Competition: Healthy vs. Unhealthy

eating healthy

There’s nothing wrong with a bit of friendly competition. Whether the context is sports or the office, wanting to be the best is a natural response to being within a group of people who are doing the same thing you are. Competitive spirit can spur everyone to give their strongest effort and raise the overall standard, but if you take it too far or allow it into the wrong situations, the results can be disastrous.


Winning or being the best may feel good, but you have to weigh it against the sacrifices you make to get there. For example, if the point of being successful in your career is so you can relax and enjoy your success, it is very difficult to do that if you’re never able to focus on anything but how to get even further ahead. This single-mindedness can be great for your work, but maybe not so much for your home life. If professional competition is the thing you place above all else, step back and ask yourself what your priorities are. Is getting ahead in the rat race more important than spending time with your family? It may be difficult to admit when you’re too competitive, especially if you perceive your ambition as being for the greater good — the thing that pays the bills and allows for a certain lifestyle.

Competitive feelings can can not only affect your attitude toward your perceived opponent, but if you are working with a team, it can affect them, too. Not everyone responds well to being pushed harder, and in some cases it can have exactly the opposite of the desired effect. Wanting your team to do the best they can is fantastic, but alienating them by being bossy or overbearing is not the way to go about it. Part of teamwork is accepting that different people have different styles of working. As important as the finish line may be to you personally, others may be more interested in the journey. You may have to learn to compromise. Most people who work on a team do their best, and although encouraging them doesn’t hurt anything, trying to force them does. Keep in mind that if team morale goes down, so will production.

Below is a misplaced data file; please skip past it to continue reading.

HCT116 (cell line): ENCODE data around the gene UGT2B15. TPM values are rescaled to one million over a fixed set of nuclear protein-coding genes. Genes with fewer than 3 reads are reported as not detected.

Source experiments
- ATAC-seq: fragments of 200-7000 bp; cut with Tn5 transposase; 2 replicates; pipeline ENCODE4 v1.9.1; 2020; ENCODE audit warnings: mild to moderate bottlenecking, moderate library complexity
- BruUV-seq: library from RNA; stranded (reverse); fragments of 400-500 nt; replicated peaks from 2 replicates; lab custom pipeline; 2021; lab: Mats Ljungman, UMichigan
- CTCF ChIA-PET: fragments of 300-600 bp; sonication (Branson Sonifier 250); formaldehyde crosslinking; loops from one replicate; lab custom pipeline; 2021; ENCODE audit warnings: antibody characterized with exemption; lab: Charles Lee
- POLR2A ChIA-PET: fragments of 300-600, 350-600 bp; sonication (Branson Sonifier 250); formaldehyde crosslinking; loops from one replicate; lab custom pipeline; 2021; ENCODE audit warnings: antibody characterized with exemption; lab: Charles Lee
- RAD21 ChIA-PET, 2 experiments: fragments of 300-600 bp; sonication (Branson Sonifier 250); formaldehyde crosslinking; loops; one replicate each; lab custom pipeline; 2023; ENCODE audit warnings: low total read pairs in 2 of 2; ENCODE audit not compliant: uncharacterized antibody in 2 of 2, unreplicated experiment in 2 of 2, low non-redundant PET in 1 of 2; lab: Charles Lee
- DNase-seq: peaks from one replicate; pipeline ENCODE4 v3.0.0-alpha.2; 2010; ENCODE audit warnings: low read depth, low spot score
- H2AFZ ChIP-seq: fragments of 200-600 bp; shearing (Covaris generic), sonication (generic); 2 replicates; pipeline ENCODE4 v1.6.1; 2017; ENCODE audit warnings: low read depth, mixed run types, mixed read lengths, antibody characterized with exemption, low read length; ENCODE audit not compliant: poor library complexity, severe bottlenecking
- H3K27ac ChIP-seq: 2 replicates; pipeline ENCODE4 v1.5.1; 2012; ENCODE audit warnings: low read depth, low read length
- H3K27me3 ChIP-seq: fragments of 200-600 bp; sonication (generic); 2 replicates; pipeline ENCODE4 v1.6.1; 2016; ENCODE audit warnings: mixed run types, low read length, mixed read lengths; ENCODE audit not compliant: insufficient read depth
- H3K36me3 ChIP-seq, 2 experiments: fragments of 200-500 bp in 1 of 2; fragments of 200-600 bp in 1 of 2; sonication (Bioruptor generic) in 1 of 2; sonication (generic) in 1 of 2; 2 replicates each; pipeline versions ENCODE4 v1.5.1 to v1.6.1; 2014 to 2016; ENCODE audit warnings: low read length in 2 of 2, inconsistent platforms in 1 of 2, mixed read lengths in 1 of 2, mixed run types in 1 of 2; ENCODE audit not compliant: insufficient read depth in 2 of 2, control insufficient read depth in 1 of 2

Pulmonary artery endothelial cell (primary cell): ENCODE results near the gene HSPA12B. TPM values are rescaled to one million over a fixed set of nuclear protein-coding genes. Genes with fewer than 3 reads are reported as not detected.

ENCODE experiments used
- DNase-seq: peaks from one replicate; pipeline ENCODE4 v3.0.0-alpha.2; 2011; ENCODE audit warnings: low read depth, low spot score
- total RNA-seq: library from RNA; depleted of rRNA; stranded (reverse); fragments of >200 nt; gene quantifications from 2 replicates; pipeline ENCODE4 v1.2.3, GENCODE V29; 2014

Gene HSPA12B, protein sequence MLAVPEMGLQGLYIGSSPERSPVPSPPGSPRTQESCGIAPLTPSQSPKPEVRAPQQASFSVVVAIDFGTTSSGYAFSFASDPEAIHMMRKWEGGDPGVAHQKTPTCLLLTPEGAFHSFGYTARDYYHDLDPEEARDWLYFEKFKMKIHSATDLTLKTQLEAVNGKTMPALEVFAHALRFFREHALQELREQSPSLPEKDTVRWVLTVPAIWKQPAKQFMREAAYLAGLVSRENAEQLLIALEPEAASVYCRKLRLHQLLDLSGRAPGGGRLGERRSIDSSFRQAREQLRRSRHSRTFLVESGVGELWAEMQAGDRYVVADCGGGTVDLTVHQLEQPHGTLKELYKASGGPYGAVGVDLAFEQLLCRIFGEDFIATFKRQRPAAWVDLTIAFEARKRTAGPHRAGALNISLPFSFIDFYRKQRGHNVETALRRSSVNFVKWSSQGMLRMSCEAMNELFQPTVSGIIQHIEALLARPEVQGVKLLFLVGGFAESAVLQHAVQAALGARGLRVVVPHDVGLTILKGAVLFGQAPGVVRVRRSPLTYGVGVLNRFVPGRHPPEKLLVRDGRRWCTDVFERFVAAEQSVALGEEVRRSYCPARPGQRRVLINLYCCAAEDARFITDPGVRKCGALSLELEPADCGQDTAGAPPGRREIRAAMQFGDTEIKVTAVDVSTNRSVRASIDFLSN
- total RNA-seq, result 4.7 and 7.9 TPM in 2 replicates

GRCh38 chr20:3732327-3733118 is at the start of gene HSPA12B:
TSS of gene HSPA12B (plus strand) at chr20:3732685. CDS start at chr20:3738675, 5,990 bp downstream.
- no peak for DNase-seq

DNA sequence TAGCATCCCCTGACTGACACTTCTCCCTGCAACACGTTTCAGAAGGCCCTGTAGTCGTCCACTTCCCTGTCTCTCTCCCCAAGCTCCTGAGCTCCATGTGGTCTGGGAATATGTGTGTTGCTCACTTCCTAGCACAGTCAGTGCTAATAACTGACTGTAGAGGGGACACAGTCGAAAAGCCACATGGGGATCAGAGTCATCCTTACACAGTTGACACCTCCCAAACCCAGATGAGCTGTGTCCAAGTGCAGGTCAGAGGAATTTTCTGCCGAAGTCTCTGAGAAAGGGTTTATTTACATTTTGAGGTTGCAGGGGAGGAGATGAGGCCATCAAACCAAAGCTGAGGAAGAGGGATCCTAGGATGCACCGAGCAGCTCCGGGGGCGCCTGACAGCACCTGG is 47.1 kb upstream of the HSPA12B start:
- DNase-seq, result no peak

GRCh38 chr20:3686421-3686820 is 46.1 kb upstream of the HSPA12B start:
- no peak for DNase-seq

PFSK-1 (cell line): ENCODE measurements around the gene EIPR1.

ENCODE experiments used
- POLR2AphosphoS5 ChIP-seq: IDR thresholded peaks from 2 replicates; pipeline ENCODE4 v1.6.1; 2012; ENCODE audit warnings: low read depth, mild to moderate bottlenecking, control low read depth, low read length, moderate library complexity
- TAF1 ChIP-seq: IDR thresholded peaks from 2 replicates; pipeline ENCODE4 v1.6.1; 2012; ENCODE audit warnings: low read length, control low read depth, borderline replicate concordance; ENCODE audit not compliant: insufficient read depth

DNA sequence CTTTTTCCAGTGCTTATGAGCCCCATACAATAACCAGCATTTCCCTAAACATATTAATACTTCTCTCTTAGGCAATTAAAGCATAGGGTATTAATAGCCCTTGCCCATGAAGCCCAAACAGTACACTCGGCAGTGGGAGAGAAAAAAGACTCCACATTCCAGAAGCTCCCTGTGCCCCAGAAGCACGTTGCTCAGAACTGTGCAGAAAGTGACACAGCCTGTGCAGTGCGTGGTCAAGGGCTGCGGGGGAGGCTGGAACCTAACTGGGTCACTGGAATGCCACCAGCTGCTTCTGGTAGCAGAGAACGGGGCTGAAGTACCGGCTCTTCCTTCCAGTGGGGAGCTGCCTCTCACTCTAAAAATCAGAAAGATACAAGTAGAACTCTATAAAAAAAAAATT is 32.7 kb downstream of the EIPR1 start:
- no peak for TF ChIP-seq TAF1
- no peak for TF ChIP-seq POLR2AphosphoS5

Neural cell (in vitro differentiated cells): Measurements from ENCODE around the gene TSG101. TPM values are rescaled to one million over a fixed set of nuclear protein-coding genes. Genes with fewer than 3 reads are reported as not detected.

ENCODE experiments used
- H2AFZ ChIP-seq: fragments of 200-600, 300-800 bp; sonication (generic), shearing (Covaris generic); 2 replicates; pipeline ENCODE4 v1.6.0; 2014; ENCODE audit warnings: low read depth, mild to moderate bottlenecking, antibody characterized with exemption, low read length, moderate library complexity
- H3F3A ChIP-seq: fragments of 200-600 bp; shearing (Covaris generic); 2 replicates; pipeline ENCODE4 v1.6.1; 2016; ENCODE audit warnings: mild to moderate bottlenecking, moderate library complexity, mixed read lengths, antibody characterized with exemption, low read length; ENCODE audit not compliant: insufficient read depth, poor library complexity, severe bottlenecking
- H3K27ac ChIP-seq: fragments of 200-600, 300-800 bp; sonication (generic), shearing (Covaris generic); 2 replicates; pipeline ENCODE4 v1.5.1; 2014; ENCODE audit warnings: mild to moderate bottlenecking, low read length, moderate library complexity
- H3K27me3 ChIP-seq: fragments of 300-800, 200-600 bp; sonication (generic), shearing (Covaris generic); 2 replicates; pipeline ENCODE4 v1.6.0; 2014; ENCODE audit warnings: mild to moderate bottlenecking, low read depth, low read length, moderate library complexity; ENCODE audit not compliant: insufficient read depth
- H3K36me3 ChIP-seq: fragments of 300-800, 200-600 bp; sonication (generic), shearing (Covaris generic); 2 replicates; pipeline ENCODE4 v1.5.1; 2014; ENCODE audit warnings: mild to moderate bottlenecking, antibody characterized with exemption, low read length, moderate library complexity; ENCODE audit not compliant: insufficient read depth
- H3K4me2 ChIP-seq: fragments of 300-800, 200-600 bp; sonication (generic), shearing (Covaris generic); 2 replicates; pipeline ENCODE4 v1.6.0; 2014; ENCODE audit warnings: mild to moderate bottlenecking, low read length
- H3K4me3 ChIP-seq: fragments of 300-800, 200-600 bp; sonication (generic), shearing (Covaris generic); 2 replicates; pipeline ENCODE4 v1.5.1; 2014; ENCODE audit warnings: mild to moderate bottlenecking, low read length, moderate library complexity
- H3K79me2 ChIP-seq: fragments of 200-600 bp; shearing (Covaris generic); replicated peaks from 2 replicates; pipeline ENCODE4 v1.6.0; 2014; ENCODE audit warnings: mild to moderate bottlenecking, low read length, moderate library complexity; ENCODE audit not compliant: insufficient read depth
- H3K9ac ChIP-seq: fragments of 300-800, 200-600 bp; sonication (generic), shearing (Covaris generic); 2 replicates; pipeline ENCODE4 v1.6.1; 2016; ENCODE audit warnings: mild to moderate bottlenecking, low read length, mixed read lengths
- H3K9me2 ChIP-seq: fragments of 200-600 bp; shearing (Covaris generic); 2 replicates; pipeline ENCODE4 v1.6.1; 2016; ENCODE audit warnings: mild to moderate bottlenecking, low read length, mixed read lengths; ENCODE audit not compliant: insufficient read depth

Your personal social life is not a contest. It’s tiring to be around someone who is constantly measuring themselves against everyone else, so if you are competitive by nature, resist the urge to let this overflow into your friendships. If your friend, partner, or sibling has accomplished something that puts them in the spotlight and you in shadow, be supportive and let them have their moment. You don’t have to go right out and do something even more noteworthy just to prove you can. People do love a winner, but not a show-off. Trying to out-do people close to you is likely to gain you more enemies than friends, so even if you insist on trying to outshine those within your social group, sometimes being gracious and modest is the best way to go about it.

if you are intensely competitive by nature, moderation can be a bit of a foreign concept. The nature of the competitive spirit is to be the best at all times, no matter what, and that is a difficult switch to turn off. The most important thing is to understand how the people closest to you, or the people you are competing with, are affected by your ambition. If seeing you makes them feel inspired and motivated, then you’re doing it right. If, on the other hand, your need to win is crushing your relationships and your ability to relax and be happy, then it might be worth examining just how much you’re actually getting out of the deal by “winning,” and if it wouldn’t be worth it to ease up a little, at least when you’re in situations where competition isn’t really necessary. Sometimes learning the difference is the hardest part.

You may also like...

Leave a Reply

Your email address will not be published.

This site uses Akismet to reduce spam. Learn how your comment data is processed.